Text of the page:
The most serious threats to succulent populations in the USA are collectors, off-road vehicles, urban development, agricultural development, the effects of mining and road construction, and the removal of forests or other natural vegetation. Those regions most seriously threatened are desert areas near major urban centres in California, Arizona, and New Mexico. One such example is the Mohave Desert of California in which off-road vehicles have destroyed extensive areas of native vegetation. The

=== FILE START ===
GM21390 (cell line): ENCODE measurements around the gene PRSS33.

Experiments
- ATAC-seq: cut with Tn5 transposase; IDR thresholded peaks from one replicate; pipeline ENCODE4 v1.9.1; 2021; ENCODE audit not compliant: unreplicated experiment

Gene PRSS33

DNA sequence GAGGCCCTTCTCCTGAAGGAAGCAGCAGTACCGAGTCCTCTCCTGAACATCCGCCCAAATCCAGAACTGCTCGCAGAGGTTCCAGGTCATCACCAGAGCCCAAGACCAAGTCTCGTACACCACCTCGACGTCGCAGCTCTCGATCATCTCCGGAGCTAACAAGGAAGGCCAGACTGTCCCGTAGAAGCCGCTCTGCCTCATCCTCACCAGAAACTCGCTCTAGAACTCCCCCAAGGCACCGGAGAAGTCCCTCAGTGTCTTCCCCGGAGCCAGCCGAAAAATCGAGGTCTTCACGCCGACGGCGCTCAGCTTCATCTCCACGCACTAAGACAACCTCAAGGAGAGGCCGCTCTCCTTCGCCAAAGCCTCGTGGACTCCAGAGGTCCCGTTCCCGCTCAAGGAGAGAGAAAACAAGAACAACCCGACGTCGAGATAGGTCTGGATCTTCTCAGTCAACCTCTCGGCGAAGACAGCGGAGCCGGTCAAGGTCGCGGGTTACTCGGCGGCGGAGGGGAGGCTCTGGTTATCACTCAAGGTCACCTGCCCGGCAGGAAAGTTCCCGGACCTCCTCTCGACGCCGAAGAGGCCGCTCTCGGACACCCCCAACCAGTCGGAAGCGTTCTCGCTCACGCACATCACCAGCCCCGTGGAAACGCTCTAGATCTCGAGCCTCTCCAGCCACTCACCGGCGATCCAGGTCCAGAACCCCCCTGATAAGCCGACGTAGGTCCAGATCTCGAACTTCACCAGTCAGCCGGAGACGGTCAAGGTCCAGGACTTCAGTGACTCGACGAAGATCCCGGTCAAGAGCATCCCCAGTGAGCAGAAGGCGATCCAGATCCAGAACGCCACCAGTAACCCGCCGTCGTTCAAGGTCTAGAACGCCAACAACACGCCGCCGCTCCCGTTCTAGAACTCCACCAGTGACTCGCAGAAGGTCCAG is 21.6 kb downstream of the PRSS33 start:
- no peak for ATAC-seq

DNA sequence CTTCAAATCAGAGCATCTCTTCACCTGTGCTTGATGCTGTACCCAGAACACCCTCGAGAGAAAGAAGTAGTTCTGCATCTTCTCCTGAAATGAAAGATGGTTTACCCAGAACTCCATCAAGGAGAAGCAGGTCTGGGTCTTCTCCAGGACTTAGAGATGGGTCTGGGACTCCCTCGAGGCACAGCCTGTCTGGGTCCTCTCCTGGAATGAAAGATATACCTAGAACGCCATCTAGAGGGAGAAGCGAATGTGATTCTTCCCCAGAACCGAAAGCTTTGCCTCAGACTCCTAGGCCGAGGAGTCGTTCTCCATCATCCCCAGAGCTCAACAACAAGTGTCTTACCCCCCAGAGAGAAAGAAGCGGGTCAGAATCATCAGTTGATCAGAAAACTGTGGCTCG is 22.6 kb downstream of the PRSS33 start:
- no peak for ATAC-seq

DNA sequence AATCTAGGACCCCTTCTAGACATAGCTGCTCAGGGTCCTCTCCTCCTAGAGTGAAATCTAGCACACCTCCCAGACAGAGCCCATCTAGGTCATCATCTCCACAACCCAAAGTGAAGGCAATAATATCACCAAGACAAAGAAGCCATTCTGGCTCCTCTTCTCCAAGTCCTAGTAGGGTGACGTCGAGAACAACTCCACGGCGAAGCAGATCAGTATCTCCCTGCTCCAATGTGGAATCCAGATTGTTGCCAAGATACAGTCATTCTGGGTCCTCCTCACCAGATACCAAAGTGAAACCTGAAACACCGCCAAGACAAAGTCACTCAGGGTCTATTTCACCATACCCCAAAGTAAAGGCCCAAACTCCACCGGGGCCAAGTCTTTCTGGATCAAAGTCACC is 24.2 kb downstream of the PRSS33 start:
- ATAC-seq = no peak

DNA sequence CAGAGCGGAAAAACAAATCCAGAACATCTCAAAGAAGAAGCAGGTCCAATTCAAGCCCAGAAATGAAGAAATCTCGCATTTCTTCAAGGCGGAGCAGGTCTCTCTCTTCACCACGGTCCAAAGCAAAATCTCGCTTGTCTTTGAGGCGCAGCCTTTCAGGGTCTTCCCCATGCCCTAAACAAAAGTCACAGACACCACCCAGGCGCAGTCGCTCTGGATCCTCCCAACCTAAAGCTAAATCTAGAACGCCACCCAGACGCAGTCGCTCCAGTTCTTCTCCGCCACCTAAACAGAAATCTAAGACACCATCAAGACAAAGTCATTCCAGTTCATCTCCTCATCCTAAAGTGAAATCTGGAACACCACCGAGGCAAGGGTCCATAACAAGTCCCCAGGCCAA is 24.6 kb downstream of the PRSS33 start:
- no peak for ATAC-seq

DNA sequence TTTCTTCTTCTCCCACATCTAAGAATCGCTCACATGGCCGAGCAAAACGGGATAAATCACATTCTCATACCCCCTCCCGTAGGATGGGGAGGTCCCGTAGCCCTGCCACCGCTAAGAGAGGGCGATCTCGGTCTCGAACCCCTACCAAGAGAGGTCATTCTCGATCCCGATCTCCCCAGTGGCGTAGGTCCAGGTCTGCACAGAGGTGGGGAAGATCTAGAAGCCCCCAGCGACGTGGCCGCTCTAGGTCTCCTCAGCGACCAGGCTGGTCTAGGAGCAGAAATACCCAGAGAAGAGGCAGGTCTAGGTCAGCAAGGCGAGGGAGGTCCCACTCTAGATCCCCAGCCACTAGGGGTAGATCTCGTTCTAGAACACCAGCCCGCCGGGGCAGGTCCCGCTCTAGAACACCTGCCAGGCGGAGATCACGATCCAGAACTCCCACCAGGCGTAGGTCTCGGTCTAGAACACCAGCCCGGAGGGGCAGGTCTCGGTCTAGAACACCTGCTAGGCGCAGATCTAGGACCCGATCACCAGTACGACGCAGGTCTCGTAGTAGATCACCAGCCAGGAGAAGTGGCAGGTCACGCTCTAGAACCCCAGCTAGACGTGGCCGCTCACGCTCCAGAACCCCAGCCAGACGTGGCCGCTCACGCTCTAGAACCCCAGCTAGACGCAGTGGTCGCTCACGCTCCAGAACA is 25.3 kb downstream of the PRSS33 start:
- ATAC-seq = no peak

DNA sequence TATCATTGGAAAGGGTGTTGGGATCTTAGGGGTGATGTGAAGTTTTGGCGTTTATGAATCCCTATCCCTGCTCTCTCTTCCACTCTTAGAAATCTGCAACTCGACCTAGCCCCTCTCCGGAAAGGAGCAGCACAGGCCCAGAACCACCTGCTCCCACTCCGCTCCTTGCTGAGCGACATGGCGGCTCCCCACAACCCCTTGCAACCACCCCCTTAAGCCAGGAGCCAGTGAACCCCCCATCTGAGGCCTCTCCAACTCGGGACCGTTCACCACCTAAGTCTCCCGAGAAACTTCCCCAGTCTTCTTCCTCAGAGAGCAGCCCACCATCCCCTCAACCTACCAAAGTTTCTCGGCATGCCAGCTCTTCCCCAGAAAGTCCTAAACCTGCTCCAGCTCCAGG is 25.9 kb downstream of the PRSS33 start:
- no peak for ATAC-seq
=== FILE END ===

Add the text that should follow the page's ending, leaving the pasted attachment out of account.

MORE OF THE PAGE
Sonoran Desert development of natural gas lines in New Mexico has also impacted several populations of Sclerocactus and Echinocereus. The construction of dams, such as the Glen Canyon dam in Arizona, has also led to the loss of some important desert habitat. Several large local populations of S. papyracanthus have been destroyed by urban growth in Albuquerque, New Mexico. The rapid growth of desert communities, such as Palm Springs, California, has also destroyed large areas of the Sonoran Desert in that state. Agricultural development in desert regions of Arizona and California have also heavily impacted desert plants. Livestock grazing and the accompanying trampling by hooves has resulted in some localised damage to succulents in the south-west. Collectors have impacted many small populations of species in Sclerocactus and Pediocactus, especially in the states of Arizona and New Mexico.
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